Live Review: Trash Boat / Broadside / Homebound / Death By Shotgun @ The Talking Heads, Southampton - 17/09/17

Written by Maddy Howell

Since the release of their debut full-length last year, St Albans’ Trash Boat have proved themselves as a force to be reckoned with in modern UK pop punk. As the final tour of the 'Nothing I Write You Can Change What You’ve Been Through' album cycle before they begin work on album two, the quintet return to Southampton for a night set on celebrating their work so far.

Late additions Death By Shotgun open proceedings, bringing the crowd into a scattered formation with their infectious, emo-influenced take on modern pop-punk. Armed with the task of warming the audience up, the Bournemouth quartet prove to be a refreshing start to an otherwise straight pop-punk dominated line-up, rattling through tracks from their latest EP, 'Life’s A Beach', in an efficient and impressive fashion.

Following the openers, Homebound bundle onto the stage in a fireball of energy, with frontman Charlie Boughton attempting to hype the crowd up and encourage participation. Besides producing a few shuffling feet and a couple of vague singalongs, the Farnham quartet fall short of bringing much energy to the floor in front of them. Luckily, the band display enough vitality to compensate for the entire room, with their set providing the perfect moment for a pop punk drinking game, packed with enough hand motions, spins and fake American accents to floor even the most tolerant.

Main support for the night comes from Virginia’s Broadside, last seen on these shores with Australian pop-punkers With Confidence. From the offset, they make it evidently clear that they’re the tightest sounding band on the tour, with their catchy brand of pop-punk blending seamlessly with their post-hardcore influences. With a setlist leaning heavily on latest album 'Paradise', tracks such as Donald Trump protest Puzzle Pieces demand attention, with high octane riffs accompanying vocalist Ollie Baxxter’s passionate crooning. Their set comes to a close on Coffee Talk, sending the crowd into a frenzy of finger-pointing and singalongs, finishing on a high that seems set to continue until the end of the night.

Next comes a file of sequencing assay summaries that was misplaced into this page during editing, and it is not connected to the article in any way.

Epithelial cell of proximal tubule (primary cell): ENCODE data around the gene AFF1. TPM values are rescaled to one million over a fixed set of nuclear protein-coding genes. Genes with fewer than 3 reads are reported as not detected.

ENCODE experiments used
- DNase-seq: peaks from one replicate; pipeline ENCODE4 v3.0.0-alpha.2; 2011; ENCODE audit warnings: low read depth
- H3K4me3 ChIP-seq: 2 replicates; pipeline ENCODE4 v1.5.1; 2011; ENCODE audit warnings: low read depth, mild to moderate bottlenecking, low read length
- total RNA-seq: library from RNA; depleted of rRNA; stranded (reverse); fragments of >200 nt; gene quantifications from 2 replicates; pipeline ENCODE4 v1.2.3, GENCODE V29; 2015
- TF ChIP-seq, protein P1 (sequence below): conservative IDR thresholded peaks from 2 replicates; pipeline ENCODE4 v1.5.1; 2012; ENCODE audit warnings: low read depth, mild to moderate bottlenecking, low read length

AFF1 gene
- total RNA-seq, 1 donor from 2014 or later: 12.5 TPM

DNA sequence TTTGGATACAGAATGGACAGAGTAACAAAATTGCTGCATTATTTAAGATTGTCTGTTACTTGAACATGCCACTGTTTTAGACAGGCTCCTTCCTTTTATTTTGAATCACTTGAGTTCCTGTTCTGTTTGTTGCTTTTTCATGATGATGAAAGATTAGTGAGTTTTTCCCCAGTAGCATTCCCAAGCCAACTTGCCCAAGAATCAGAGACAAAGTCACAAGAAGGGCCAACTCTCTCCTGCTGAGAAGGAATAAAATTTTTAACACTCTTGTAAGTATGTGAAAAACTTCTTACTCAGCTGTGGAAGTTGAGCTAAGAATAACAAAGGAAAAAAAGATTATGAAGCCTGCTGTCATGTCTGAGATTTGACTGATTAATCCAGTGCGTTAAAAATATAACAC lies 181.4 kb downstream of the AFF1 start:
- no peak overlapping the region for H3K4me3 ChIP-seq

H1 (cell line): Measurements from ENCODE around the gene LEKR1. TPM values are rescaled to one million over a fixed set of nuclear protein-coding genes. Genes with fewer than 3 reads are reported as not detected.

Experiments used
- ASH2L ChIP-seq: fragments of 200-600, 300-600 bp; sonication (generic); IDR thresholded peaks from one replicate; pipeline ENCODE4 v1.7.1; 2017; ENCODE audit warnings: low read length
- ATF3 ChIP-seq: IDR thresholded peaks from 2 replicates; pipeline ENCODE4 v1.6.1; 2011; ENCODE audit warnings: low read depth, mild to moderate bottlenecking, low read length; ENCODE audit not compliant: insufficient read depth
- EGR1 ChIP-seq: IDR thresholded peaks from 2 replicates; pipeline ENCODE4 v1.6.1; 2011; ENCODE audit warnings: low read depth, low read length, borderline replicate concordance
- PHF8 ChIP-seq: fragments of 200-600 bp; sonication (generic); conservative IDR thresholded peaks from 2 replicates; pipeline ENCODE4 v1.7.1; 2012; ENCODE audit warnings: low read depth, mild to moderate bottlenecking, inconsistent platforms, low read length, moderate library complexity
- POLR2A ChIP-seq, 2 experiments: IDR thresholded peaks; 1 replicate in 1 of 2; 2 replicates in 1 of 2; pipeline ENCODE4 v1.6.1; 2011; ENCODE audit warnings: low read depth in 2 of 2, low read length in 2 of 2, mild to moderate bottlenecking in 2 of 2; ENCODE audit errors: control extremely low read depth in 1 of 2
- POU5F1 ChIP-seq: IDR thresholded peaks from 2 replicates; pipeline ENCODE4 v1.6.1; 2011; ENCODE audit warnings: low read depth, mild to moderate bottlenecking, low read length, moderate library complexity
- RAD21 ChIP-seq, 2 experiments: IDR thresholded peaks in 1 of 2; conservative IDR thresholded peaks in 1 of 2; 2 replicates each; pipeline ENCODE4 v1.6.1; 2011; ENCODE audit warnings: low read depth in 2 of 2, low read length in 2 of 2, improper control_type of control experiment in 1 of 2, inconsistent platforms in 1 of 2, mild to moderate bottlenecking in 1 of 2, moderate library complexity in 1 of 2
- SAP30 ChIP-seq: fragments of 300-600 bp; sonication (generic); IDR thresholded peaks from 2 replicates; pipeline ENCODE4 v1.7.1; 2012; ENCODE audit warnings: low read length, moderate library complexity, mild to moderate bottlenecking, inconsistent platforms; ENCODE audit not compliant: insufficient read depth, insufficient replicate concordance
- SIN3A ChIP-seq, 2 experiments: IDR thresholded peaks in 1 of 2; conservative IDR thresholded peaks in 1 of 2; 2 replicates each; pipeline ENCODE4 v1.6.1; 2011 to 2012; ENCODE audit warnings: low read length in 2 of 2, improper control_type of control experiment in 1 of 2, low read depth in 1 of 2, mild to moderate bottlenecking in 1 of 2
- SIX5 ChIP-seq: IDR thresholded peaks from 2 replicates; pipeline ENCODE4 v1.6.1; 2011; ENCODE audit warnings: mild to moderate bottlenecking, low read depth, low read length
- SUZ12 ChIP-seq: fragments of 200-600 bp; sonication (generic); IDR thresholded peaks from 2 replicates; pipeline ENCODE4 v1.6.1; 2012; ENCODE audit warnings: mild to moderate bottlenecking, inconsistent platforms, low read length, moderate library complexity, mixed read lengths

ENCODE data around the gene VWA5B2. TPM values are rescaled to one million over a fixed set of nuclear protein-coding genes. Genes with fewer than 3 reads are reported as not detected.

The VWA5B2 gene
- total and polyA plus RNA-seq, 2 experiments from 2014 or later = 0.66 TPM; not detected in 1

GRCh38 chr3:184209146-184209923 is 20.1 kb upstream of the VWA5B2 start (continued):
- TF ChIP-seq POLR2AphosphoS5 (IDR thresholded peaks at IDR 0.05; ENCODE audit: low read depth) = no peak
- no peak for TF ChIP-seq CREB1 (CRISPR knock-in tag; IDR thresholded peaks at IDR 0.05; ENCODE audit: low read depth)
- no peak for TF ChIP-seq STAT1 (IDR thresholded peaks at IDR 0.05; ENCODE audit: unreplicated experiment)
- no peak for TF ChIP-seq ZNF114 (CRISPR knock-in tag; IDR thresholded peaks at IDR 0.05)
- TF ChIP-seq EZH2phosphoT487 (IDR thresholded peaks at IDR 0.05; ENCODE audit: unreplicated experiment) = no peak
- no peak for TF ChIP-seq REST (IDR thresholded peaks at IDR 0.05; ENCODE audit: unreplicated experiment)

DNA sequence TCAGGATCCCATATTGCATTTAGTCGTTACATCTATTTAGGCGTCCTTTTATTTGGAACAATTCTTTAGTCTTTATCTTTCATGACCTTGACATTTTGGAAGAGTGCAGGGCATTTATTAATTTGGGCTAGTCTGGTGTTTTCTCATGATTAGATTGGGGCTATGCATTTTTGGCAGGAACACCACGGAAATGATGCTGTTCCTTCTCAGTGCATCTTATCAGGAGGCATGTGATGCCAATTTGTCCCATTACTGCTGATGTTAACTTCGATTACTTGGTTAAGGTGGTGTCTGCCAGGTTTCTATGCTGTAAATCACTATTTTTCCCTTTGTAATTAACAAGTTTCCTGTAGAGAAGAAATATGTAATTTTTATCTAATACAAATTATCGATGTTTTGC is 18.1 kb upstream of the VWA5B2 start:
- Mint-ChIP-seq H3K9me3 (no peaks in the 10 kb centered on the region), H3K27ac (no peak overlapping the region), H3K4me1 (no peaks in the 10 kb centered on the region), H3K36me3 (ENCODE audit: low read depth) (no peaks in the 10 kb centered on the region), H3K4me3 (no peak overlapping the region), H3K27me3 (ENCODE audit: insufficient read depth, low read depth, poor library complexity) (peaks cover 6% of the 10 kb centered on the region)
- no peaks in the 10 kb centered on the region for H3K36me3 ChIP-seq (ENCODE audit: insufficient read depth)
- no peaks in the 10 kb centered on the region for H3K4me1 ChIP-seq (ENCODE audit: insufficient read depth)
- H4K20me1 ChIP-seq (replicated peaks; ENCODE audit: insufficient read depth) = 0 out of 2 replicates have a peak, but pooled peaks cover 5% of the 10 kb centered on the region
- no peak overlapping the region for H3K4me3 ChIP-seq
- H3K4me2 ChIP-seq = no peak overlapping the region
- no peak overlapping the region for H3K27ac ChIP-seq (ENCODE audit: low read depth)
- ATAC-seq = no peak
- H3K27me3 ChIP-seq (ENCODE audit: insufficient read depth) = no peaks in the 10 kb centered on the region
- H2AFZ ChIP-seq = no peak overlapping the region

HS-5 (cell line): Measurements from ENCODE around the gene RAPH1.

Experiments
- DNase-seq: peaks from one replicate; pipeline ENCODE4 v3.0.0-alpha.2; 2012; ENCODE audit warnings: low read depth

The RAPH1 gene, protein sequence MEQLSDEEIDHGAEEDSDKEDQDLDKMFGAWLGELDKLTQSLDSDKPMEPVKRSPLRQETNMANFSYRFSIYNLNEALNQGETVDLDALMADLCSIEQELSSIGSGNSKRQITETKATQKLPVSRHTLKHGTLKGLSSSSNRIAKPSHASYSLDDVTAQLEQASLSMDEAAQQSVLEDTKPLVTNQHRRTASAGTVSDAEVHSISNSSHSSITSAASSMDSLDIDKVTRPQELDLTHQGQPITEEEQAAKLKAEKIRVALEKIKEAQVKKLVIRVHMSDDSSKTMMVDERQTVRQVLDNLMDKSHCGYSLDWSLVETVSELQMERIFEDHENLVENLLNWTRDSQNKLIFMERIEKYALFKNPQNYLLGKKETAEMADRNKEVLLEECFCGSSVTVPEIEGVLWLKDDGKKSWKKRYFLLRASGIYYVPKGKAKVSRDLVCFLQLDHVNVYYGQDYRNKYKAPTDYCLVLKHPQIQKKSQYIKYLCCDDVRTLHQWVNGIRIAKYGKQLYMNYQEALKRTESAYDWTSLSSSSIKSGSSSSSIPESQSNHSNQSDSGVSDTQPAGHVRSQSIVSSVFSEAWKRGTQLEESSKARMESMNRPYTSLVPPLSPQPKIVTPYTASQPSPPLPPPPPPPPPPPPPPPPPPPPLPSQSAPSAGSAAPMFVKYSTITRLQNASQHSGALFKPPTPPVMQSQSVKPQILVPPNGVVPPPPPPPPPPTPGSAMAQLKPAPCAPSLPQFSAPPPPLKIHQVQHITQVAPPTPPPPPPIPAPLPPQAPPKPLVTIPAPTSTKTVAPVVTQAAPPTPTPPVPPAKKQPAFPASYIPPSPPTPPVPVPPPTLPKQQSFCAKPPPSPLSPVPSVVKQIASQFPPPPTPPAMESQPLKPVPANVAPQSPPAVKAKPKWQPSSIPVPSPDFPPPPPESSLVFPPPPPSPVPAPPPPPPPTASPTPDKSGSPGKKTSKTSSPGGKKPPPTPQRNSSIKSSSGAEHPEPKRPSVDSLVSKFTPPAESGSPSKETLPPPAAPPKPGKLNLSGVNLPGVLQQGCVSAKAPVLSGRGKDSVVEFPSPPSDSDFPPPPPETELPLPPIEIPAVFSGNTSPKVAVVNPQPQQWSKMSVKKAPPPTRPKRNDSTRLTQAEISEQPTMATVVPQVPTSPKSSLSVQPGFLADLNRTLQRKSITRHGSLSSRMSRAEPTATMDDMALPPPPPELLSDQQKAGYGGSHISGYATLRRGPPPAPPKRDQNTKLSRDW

As KURUPT FM’s Heart Monitor Riddem echoes throughout the room, Trash Boat make their way onto the stage. Although the crowd appears sparse, the opening notes of Tring Quarry hit and a pit opens instantaneously. With the entire room bursting with energy and Tobi Duncan’s vocals sounding stronger than ever, the St Albans quintet are a never-ending blur of synchronised jumps and shouty vocals, ticking all the pop-punk boxes whilst their hardcore infusions enable them to stay fresh.

With a set packed full of material new and old, it’s in 2015 track Boneless that Trash Boat present their ability to craft angst-ridden anthems for the downtrodden youth. As Duncan laments: “I’m sick, I’m sick, I’m sixteen,” he’s met with a surge of fingers pointed in his direction, as the words are echoed right back at him.

However, as the band power into Pangaea the cracks in their live performance begin to show themselves, with the shoutier vocals proving strained and discordant in parts. The rest of the band pick up the slack, with the guitar solo and breakdown initiating the start of the night’s crowd surfing action. Prior to Catharsis, Duncan asks the crowd for some assistance on the more difficult notes and they wilfully oblige, the centre of the venue blossoming into a garden of raised fingers.

As their set draws to a close, album closer You Know, You Know, You Know takes on a more sensitive role in the band’s set. After a doleful moment to discuss the death of a family friend, Duncan dedicates the track to those struggling with suicidal thoughts, before kicking into a hook-filled tale of mental struggles and unwanted thoughts. After an emotional performance, the band leave the vocalist alone for a while, as he announces that this is the first time he’s simultaneously sung and played guitar onstage. Backed note for note by the crowd, he rolls into a heartfelt rendition of Brave Face, with the rest of the band re-emerging halfway through to bring the song to a close.

The night concludes on 2016 hit Strangers, with Duncan’s opening scream of: “I won’t hold you down,” initiating the biggest crowd surge of the show. It’s a perfect three-minute summary of the band and their live performance, with mass singalongs, heightened emotions and the perfect balance of energy and passion.

Trash Boat continually prove themselves to be one step ahead of the rest of their scene in terms of live performance, and it’s in moments like this that it’s evident why. Their refusal to stick within the often-appealing confines of the genre and their ability to push their sound outside of the box is what enables them to remain fresh and interesting, and hopefully, their reinvention doesn’t stop here.